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Locke: "Why do you find it so hard to believe?" || Jack "Why do you find it so easy?!" ||
Locke: "It's never been easy!"
#65AynRandySavagePosted 9/19/2013 3:54:37 PM
cyclonekruse posted...

No but your case depends on it being true. So it's not an irrelevant question at all. You just don't want to answer it.


No, you're setting an unreasonably high bar. Why are you talking about "necessity" here?





So you're claiming to be an expert on English dialects? How about Indian English? Is it a common phrase there?


No idea, since I have no experience with Indian English, why would that be important?



You're just proving my point. You have a weird aversion to defending your claims and just deflect instead. Sad, really.


What makes it sad?
#66cyclonekrusePosted 9/19/2013 7:21:18 PM
AynRandySavage posted...
No, you're setting an unreasonably high bar. Why are you talking about "necessity" here?

This is your case thus far:

X phrase is common in my personal experience.
I am fluent in English.
Therefore, my personal experience is generalizable to all of English.
Therefore X is common to all of English.

That doesn't follow. And I've given counterexamples of phrases/words that might be common to fluent speaker of English but fail to generalize to all of English. So it demonstrably does not follow. The only way it would follow is if it were necessarily true that being fluent in English and encountering a phrase often implies that phrase is common throughout all of English.

No idea, since I have no experience with Indian English, why would that be important?

Speakers of Indian English represent a rather sizable portion of all English speakers. If you have no experience with it, then how are you claiming that a certain phrase is one of the most common in English in general? It might not be so bad if that were the only dialect (though it might be more appropriate to say that "Indian English" represents several dialects) you were unfamiliar with . However, I am going to hazard a guess that you're not familiar with various British English dialects and many African English dialects among many other dialects. To the point where I'd claim you probably have no experience with the dialects of a majority of English speakers.

What makes it sad?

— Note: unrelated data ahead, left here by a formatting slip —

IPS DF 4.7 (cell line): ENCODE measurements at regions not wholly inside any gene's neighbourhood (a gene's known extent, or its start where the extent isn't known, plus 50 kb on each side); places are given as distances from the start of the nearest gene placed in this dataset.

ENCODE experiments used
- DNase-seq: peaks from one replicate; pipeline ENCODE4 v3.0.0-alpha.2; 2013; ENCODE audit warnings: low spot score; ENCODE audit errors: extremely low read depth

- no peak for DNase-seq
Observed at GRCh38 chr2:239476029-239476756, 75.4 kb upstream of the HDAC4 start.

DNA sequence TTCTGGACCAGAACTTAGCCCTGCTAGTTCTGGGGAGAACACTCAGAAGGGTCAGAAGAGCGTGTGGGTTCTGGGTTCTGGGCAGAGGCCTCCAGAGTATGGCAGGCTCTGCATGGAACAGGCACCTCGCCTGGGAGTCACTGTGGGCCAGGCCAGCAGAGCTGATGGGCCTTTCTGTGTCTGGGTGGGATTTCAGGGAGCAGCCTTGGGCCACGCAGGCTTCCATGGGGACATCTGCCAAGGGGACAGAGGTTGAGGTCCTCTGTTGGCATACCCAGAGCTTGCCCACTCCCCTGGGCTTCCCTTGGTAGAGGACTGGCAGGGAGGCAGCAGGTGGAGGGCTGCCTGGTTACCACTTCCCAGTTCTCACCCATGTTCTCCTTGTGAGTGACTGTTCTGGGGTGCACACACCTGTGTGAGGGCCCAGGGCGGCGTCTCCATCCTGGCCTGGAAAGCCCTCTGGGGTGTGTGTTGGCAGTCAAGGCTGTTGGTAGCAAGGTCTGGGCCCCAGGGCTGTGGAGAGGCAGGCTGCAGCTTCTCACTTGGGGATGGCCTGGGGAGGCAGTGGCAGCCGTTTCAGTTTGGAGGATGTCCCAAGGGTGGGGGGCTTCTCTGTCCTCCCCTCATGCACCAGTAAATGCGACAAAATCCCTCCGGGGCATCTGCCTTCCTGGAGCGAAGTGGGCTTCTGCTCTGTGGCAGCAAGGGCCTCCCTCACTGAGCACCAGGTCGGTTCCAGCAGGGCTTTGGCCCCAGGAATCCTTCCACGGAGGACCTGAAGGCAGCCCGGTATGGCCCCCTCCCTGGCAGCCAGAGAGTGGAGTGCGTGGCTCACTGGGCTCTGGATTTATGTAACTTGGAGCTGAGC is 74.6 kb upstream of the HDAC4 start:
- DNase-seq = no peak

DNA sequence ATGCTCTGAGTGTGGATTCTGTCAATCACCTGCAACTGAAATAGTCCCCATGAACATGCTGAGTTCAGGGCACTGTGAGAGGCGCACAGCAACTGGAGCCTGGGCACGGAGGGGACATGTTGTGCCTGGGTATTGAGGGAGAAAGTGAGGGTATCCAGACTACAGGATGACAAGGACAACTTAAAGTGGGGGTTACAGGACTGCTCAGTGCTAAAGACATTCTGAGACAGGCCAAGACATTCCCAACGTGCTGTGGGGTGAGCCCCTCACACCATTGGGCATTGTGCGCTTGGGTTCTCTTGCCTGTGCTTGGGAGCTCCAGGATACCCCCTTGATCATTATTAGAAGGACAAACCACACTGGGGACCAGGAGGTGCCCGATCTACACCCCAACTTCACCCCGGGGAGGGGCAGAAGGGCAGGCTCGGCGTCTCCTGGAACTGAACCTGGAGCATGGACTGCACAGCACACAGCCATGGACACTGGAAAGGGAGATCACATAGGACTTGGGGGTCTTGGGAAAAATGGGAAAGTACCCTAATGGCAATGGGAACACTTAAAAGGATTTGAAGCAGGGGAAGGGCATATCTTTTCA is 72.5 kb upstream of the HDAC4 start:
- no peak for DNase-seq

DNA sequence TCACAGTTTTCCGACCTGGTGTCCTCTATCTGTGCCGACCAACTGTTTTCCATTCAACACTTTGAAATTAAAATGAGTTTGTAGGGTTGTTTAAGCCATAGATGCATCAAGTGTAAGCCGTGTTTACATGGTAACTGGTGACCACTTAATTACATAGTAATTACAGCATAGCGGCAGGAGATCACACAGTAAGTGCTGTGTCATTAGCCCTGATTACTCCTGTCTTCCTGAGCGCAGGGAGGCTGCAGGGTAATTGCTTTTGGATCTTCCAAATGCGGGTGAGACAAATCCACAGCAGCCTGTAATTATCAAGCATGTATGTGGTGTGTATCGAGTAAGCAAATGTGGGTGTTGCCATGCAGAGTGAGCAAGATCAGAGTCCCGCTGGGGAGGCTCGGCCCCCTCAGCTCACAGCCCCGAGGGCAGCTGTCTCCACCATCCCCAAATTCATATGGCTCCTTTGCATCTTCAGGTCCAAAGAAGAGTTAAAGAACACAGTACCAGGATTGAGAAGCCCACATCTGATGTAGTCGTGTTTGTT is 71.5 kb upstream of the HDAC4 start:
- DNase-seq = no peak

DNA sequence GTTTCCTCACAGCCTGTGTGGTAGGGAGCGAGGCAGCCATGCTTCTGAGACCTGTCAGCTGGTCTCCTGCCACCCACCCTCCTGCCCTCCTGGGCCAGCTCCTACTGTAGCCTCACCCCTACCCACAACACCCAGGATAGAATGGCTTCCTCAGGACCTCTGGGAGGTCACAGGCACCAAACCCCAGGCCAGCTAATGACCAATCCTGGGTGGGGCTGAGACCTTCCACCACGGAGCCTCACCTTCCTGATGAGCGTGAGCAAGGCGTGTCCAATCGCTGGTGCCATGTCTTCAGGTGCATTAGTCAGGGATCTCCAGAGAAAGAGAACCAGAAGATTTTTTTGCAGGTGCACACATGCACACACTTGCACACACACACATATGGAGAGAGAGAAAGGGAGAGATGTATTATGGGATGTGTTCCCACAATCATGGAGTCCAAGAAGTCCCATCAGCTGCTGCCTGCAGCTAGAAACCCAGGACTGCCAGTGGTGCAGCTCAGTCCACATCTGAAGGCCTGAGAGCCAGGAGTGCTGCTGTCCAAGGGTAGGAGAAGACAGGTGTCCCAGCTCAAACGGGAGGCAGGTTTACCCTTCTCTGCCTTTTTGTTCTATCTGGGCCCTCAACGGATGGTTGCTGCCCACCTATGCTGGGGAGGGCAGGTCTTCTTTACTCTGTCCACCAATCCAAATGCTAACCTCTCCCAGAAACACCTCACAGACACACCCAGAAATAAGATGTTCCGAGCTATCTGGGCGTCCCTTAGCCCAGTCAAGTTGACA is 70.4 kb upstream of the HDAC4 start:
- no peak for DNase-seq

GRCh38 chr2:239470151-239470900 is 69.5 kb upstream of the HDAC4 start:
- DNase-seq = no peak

One-trick ponies are sad beasts.
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Locke: "Why do you find it so hard to believe?" || Jack "Why do you find it so easy?!" ||
Locke: "It's never been easy!"
#67AynRandySavagePosted 9/19/2013 9:40:36 PM
cyclonekruse posted...

Therefore, my personal experience is generalizable to all of English.
Therefore X is common to all of English.


I'd agree up until this point. Where did I say that the terminology I was talking about was generalizable to all of English?





Speakers of Indian English represent a rather sizable portion of all English speakers. If you have no experience with it, then how are you claiming that a certain phrase is one of the most common in English in general?


Well I'm not. Maybe you misunderstood me.



One-trick ponies are sad beasts.


What do you mean?
#68cyclonekrusePosted 9/19/2013 10:11:05 PM
AynRandySavage posted...
I'd agree up until this point. Where did I say that the terminology I was talking about was generalizable to all of English?

"(one of the most common phrases in English)"

You didn't qualify that as "American English" or "British English" or "Southern English." You just said "English" which implies English generally.

Well I'm not. Maybe you misunderstood me.

See above. I think I understood you just fine and you're just backpedaling now. Especially considering the fact that I have made reference to you claiming the phrase applied to English in general no less than three times and you're just now deciding that's not the case.

What do you mean?

I mean you're a one-trick pony. And that you're sad. Not a difficult code to crack.

Just look here. You're again deflecting rather than defending your statement. It appears to be about the only thing you're capable of doing.
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Locke: "Why do you find it so hard to believe?" || Jack "Why do you find it so easy?!" ||
Locke: "It's never been easy!"
#69Moorish_IdolPosted 9/19/2013 11:02:42 PM
Where there's ARS, there's a semantics debate.
#70kozlo100Posted 9/19/2013 11:24:37 PM
Moorish_Idol posted...
Where there's ARS, there's a semantics debate.


Sure, but it takes two to tango.
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Time flies like the wind,
and fruit flies like a banana.